According to Jamila Raqib, executive director of the Albert Einstein Institution, a Boston-based non-profit devoted to advancing the study of nonviolent action, “Governments and others have, historically, tried to undermine nonviolent movements by accusing them of being created and funded by foreign governments.” Kremlin-sponsored media outlets, in particular, have played a leading role in such efforts, routinely crediting Western powers with the string of popular uprisings that took place in the early 2000s in Serbia, Georgia and Ukraine. Some outlets have focused on Albert Einstein Institution founder Gene Sharp, often considered the leading theorist on nonviolent conflict.

In a 2012 segment on the Kremlin-sponsored cable news network Russia Today, Polish political activist Mateusz Piskorski called Sharp “an ideologue,” and “the man who invented the whole technology of the contemporary color revolutions,” adding, “Of course, the United States is the leading power when it comes to these technologies.”

In another 2012 interview, this time with Sharp himself, the Russian tabloid newspaper Komsomolskaya Pravda, asked the 87-year-old Nobel Peace Price nominee to discuss how his work was “used to disintegrate the Soviet Union.” Sharp responded by saying, “If the problem of the Soviet society was that an old man could suppress it, then it means this society had very big problems.”

In a report published earlier this year, civil resistance scholar Maciej Bartkowki explained that the Kremlin’s preoccupation with the color revolutions stems from its fear of “a similar outburst of popular discontent in Russia.” Yet, despite its efforts to delegitimize nonviolent struggle, the Kremlin recognized, as Bartkowski noted in paper published earlier this year, that “a resemblance of popular grassroots support will be important for the ultimate success of the subversive operations that Russia planned in Ukraine.”

As a result, the Kremlin has relied on the political mobilization of a loyal and vocal minority in the targeted territories of Eastern Ukraine, including Donetsk and Luhansk. Bartkowski’s analysis suggests that such actions “provided an effective nonviolent cover for rebels and Russian special forces, bestowing on them and their actions a façade of grassroots legitimacy.”

Keeping the Russian population in the dark

During the recent conflict in Ukraine, Putin relied heavily on the information warfare conducted in social and mainstream media. According to Barkowski, his objective was to “deceive adversaries, blur the line between reality and fantasy, drive a wedge between Western allies, and keep the Russian population itself in the dark.” To that end, Putin’s strategy has been extremely effective. Russia’s information warfare has deceived large audiences. At the beginning of last fall, Putin’s approval rating was at 88 percent. Thereafter, the financial crisis notwithstanding, 70 percent of the Russian citizens expressed support for Putin’s policies in Ukraine.

In April 2014, David M. Herzenhorn, a Moscow based New York Times correspondent, described the Kremlin’s information warfare as “an extraordinary propaganda campaign that political analysts say reflects a new brazenness on the part of Russian officials. And in recent days, it has largely succeeded — at least for Russia’s domestic audience — in painting a picture of chaos and danger in Eastern Ukraine, although it was pro-Russian forces themselves who created it by seizing public buildings and setting up roadblocks.”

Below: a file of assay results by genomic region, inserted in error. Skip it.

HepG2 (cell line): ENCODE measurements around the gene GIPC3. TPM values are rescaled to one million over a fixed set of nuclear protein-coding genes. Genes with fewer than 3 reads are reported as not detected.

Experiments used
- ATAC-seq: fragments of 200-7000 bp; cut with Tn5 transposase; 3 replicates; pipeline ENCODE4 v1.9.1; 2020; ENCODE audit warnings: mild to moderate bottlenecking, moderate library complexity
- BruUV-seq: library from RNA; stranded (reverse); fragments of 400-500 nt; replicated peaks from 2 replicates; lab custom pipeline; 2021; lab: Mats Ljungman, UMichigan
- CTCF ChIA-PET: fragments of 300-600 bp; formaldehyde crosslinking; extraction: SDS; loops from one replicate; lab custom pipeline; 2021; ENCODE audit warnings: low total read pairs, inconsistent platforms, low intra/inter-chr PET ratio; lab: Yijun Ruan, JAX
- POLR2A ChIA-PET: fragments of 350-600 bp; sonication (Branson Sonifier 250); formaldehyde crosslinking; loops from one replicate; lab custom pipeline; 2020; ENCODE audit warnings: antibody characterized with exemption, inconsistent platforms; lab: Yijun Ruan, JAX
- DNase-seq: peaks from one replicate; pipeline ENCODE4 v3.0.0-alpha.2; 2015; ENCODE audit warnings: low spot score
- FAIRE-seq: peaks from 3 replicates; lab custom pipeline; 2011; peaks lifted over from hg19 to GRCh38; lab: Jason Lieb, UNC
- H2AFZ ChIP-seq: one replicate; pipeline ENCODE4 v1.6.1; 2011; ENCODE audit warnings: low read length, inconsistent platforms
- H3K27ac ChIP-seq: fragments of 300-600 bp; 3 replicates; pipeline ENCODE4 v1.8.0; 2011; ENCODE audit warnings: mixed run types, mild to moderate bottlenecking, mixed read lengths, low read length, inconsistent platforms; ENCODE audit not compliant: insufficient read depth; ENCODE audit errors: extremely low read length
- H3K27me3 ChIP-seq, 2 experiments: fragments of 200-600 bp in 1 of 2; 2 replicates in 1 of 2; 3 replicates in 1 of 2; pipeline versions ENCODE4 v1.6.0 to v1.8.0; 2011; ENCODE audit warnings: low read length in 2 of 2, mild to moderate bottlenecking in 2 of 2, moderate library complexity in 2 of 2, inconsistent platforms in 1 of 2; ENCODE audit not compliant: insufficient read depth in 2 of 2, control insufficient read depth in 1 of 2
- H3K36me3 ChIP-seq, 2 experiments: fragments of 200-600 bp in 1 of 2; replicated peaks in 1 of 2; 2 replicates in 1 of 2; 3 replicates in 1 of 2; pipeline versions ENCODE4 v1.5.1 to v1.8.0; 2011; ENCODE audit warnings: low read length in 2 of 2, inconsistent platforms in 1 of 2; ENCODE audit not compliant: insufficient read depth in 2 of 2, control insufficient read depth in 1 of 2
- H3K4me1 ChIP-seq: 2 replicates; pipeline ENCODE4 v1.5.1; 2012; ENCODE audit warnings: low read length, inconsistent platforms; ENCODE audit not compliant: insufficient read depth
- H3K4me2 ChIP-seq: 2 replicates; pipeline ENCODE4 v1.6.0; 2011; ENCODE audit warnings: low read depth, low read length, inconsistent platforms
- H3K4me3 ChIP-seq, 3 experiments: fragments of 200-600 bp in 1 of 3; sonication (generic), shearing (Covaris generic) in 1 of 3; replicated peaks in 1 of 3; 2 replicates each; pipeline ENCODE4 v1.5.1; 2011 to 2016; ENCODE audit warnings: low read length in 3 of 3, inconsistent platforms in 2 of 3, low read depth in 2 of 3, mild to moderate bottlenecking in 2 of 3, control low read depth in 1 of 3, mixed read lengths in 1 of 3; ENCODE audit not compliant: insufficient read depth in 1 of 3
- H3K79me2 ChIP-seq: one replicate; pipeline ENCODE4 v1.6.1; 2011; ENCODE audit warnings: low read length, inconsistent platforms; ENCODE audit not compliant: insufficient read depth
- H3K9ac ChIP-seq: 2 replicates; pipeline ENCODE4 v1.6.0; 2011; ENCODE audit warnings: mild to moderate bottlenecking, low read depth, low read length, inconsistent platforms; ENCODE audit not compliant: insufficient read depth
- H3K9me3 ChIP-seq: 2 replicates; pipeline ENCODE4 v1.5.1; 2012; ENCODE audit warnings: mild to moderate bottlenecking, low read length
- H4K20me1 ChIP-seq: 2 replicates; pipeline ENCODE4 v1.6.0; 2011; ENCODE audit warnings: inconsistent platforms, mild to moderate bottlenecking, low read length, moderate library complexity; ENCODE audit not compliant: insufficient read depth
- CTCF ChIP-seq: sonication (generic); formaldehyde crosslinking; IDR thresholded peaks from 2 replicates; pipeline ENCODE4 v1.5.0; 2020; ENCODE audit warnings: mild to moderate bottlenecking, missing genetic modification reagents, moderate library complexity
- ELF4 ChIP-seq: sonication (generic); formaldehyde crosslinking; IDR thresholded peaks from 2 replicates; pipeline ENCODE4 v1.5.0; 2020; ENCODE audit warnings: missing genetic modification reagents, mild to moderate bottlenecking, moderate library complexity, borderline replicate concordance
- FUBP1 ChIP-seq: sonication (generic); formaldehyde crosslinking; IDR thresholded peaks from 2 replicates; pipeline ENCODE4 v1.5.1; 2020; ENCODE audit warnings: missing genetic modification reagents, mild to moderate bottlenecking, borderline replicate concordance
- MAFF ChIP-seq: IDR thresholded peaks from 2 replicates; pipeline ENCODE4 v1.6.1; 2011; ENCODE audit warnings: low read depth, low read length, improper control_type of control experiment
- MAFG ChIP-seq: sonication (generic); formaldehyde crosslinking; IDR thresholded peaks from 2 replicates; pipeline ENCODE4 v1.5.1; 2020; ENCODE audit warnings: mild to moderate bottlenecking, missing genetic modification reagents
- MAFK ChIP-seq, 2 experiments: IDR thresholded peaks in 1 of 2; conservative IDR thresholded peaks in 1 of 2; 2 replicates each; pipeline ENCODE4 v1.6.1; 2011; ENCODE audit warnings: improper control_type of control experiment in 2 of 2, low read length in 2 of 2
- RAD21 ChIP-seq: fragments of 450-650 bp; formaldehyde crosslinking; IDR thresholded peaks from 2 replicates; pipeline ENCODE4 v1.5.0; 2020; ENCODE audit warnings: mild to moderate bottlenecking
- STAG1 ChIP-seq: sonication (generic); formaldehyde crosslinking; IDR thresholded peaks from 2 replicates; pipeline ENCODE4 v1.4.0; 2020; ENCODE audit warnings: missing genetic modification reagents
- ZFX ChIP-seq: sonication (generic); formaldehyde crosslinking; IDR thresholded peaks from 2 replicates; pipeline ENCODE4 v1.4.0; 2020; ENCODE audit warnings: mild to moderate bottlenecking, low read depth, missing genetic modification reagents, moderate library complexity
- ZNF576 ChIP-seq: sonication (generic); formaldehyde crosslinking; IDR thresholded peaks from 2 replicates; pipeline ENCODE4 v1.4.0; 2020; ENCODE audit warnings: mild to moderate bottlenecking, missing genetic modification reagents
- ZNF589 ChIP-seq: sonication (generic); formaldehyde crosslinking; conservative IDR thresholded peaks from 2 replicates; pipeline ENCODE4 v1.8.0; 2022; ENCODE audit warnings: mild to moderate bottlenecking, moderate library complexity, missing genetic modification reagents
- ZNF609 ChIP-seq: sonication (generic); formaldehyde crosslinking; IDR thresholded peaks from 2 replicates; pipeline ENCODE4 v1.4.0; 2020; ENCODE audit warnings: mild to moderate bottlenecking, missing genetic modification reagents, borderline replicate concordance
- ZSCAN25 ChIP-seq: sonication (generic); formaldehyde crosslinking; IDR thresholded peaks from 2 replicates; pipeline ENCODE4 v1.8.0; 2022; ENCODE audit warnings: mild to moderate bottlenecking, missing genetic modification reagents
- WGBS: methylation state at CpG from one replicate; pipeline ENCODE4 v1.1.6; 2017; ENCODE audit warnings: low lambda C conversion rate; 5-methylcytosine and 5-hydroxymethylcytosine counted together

Raqib also thinks the protests organized by pro-Russian activists in Eastern Ukraine were effective and — perhaps more alarmingly — can be seen as part of a larger global trend. “Governments are studying this,” she explained. “They recognize that they need to use some elements of nonviolent struggle against nonviolent movements.” This is something Raqib feels the nonviolence community needs to better understand, if it’s going to find effective ways of counteracting a growing trend toward hybrid warfare.

While scholars and journalists like Gumenyuk and Bartkowski are making strides in that area, crowd-sourced media watchdog groups like StopFake are creating a noticeable impact on the frontline of the struggle. “We are fighting propaganda no matter where it comes from,” Matychak said. “Our main hope is to attract the attention of foreign media organizations and encourage them to not only verify all the information no matter the source, but to also learn from our experience and protect their countries from any sort of propaganda.”

Matychak believes that victory will come for the nonviolent movement in Ukraine because truth is on its side. “Ukrainians don’t attack. They only defend themselves, and they try to do it using truth because liars only win in the short-term. People who use truth always win in the long-term.”

Police Tasing a Bloody, Restrained Matthew Ajibade in the Testicles Before his Death

Revolution News -

by Shaun King – Daily Kos It is now abundantly clear that Matthew Ajibade was murdered by police in Savannah, Georgia. For over 10 months, police and prosecutors have concealed the video evidence of his murder not only from the public, but from Ajibade’s closest friends and family members. His death in police custody was Read More